Early scenarios with troopers against the Skinnies are mostly unbalanced.
Later scenarios against the Bugs are not bad, especially since the Bugs
have hidden tunnels and movement.
- Stellar Conquest
Space empire-building wargame of considerable interest. Players start
at the four corners of the board and compete to build the biggest
empire starting with very little. Movements are largely hidden, but
manageable and the conflict uncomplicated. Interesting mathematics
are employed for the population increases.
A number of interesting strategies such as the "Crispy Critter" and
"General Motors" have been created to describe the various strategic
approaches to the game.
Problems can creep up if
a player gets very lucky in his planet draws and no one else suspects.
The other problem is that players do considerable recordkeeping in
private which is on the honor system and even honest recordkeepers
sometimes make mistakes which are never be caught in time. For this
reason it might be preferable as a computer game. In this case one
might be able to do a more realistic three-dimensional representation
of space as well.
- Sticks and Stones
Microgame wargame set in the "caveman" era is probably better
realized with rules from any role-playing game.
Intentionally silly two-player microgame wargame in which one
player represents a giant depicted only by his rather large feet
while the other has eighteen
elves attempting to topple him. The fourteen by sixteen hexmap depicts
grass, trees, marsh and a lake. The giant's feet have involved rules about
how they may walk and rotate as well as limits on maximum separation.
The giant also has a club which sweeps elves out of the path. Naturally
the feet may also stomp.
Elves are equipped with spears which they use to fix the sandals to earth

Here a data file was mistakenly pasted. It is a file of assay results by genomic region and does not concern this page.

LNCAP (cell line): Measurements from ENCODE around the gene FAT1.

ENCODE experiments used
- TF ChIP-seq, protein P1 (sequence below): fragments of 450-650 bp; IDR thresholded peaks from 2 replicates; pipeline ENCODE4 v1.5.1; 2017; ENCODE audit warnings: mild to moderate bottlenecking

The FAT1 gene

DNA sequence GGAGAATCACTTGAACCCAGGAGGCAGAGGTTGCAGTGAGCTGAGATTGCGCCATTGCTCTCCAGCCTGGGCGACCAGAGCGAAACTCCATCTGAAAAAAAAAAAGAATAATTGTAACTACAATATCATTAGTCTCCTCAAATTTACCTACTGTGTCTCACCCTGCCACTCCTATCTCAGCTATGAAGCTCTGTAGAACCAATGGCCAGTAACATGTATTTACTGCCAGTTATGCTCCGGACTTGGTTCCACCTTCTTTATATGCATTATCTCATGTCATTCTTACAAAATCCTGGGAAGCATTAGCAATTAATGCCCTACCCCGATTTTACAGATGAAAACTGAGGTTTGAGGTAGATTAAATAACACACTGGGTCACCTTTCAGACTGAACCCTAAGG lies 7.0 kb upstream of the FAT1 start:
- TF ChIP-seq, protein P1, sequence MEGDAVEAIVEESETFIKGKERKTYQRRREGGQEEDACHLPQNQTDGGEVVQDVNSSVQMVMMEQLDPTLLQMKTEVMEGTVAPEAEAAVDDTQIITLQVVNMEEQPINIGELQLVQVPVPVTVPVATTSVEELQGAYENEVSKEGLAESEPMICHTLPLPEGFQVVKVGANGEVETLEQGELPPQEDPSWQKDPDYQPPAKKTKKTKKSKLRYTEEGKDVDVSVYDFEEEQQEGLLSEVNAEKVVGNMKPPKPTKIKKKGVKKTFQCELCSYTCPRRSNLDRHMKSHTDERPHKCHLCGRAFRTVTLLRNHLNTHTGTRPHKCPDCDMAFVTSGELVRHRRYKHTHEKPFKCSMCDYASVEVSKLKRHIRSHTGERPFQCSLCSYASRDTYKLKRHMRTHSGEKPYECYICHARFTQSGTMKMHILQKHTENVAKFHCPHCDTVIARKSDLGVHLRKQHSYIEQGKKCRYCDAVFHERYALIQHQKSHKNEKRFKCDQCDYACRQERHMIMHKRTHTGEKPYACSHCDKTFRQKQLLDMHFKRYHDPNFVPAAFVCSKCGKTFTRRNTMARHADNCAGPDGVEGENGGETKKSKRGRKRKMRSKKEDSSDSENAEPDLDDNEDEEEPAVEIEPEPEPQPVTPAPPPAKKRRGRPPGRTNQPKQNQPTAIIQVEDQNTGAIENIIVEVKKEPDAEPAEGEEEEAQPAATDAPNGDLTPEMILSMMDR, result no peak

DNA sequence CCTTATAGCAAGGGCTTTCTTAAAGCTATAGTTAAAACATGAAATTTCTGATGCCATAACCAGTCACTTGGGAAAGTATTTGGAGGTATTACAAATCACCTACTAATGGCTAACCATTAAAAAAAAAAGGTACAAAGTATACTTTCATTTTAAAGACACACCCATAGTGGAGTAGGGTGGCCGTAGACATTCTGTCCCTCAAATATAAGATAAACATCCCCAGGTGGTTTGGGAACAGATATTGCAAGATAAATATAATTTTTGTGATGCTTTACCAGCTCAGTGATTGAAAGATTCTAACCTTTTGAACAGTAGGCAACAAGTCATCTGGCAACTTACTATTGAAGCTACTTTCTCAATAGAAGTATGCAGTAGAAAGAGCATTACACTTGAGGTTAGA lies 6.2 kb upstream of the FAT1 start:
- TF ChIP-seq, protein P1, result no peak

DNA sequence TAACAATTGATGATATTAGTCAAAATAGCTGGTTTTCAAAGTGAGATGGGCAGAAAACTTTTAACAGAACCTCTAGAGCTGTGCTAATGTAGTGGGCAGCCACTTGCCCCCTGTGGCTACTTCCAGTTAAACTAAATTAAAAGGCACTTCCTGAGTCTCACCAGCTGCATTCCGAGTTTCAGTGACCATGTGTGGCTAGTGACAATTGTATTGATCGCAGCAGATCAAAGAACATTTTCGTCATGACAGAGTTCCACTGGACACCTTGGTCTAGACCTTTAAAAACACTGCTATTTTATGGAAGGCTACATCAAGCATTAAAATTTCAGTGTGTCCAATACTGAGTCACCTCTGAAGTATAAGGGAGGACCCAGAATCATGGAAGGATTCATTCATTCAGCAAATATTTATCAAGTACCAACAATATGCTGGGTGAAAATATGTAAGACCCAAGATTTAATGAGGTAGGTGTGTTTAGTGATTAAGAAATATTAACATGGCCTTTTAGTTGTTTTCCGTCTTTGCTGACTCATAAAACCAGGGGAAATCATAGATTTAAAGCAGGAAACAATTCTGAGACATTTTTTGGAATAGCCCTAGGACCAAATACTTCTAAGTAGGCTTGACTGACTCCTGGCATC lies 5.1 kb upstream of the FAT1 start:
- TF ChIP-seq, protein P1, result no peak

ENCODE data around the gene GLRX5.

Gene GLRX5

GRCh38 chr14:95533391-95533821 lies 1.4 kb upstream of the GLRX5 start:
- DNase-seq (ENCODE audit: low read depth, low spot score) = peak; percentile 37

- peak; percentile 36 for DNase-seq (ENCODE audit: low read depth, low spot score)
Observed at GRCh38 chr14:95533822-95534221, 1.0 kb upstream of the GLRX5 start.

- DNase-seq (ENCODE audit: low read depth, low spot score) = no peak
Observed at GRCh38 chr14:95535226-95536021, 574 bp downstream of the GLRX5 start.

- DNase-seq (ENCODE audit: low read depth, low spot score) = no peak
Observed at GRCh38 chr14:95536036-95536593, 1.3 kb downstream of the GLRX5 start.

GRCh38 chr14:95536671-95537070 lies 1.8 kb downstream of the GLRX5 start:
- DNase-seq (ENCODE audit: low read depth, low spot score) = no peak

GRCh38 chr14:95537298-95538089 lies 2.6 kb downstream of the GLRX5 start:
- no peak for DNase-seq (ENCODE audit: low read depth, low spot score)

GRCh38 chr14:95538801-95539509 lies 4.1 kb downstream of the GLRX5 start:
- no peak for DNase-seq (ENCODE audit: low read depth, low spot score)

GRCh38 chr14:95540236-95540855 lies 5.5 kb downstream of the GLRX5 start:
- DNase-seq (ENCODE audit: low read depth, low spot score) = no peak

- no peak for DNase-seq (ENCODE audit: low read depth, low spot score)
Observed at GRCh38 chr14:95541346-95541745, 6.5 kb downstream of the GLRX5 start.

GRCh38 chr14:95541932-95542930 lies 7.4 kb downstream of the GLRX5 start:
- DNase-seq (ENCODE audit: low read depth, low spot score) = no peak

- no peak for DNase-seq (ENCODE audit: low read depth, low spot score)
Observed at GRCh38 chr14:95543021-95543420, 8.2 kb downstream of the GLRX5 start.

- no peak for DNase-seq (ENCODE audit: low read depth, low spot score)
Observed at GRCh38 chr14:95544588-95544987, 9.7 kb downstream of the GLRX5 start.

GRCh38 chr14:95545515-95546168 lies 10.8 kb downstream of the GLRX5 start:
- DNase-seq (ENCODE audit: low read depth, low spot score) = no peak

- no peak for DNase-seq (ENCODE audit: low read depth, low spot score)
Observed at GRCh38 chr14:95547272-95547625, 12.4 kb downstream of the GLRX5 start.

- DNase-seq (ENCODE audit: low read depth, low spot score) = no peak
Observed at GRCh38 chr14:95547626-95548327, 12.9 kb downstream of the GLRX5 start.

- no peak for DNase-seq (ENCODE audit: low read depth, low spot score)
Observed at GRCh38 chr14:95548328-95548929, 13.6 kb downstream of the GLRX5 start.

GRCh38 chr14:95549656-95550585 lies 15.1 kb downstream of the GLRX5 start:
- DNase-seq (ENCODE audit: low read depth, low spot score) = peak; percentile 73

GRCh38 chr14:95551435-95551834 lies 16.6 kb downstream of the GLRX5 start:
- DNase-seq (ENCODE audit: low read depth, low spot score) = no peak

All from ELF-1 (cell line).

and rope which is used to pull the giant down once immobile.
Combat results come about via a "finger resolution" system akin to that
used by Rock-Paper-Scissors. Rather amusing if of limited depth.
Two-player abstract is much older than the first Milton Bradley
edition in 1959 and clearly bears some relationship to Chess
as seen in its setup, grid and capturing features.
Since pieces are hidden also has considerable elements of memory
and bluff. Designing the optimal beginning setup is much of the fun,
but because of the large amount of hidden information, the final result
is often one more of luck than strategy.
- Struggle of Empires
Martin Wallace game for 2 to 7 which, whimsically, I would like
to subtitle "When Prussia Ruled the Seas: 1492 - 1870". That's
because this game of European overseas domination apparently
covers that entire period, from the early conquests in the
Americas to the late colonies that appeared in the East Indies
as well as the unification of the German states. Although
a playing comprises three eras, there is no differentiation
between them which leads to strange incongruities. For example,
even in the late era sea travel is uncertain -- roll a die
wrong and you shipwreck. On the other hand, we also have the